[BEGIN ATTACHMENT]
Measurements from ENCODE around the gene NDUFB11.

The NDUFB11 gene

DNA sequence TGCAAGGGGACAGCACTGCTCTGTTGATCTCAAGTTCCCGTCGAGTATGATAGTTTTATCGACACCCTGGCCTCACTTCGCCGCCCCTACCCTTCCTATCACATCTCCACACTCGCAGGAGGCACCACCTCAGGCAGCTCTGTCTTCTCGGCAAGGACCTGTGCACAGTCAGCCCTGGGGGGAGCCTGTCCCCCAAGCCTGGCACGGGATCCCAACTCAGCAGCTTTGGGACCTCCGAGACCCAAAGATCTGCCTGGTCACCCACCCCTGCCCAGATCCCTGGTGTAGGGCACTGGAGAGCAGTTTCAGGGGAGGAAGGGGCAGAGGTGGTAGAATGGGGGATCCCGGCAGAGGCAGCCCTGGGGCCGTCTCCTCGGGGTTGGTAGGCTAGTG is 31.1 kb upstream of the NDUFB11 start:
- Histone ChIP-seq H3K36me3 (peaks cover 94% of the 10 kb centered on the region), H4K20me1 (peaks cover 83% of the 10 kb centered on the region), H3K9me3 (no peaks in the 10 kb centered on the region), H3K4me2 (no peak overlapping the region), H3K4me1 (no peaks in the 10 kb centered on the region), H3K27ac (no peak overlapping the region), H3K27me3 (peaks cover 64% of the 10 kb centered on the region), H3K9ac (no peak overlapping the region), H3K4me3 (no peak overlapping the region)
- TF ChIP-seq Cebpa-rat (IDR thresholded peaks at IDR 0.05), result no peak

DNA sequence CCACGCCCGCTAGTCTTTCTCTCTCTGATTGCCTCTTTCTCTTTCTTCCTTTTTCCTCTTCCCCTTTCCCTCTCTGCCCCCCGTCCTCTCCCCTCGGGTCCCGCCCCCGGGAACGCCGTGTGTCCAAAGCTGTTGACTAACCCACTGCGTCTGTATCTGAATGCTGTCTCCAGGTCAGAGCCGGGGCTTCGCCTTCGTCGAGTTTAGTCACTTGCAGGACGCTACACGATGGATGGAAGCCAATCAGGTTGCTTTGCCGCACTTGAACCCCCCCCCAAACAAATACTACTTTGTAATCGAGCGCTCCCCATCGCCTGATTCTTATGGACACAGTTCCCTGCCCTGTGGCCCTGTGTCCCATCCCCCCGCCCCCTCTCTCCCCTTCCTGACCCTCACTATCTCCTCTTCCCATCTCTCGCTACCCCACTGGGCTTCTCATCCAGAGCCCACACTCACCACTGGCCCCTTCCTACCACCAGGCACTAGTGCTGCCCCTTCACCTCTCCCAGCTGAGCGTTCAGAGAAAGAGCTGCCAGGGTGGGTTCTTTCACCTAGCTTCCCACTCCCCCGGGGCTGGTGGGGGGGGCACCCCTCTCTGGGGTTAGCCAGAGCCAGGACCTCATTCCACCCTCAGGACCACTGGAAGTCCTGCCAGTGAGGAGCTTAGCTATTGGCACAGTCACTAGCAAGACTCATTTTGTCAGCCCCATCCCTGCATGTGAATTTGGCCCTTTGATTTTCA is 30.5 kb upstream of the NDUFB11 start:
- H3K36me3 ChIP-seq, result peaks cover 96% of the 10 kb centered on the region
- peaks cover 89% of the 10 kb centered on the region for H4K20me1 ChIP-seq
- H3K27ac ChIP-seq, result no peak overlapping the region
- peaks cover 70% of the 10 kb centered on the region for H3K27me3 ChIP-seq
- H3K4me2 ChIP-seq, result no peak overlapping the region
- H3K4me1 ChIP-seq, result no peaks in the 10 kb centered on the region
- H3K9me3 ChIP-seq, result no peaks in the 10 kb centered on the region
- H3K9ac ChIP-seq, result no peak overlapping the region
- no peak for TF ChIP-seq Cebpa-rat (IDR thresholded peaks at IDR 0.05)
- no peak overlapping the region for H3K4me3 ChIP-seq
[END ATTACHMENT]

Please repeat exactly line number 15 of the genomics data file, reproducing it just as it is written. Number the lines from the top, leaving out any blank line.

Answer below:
- no peak for TF ChIP-seq Cebpa-rat (IDR thresholded peaks at IDR 0.05)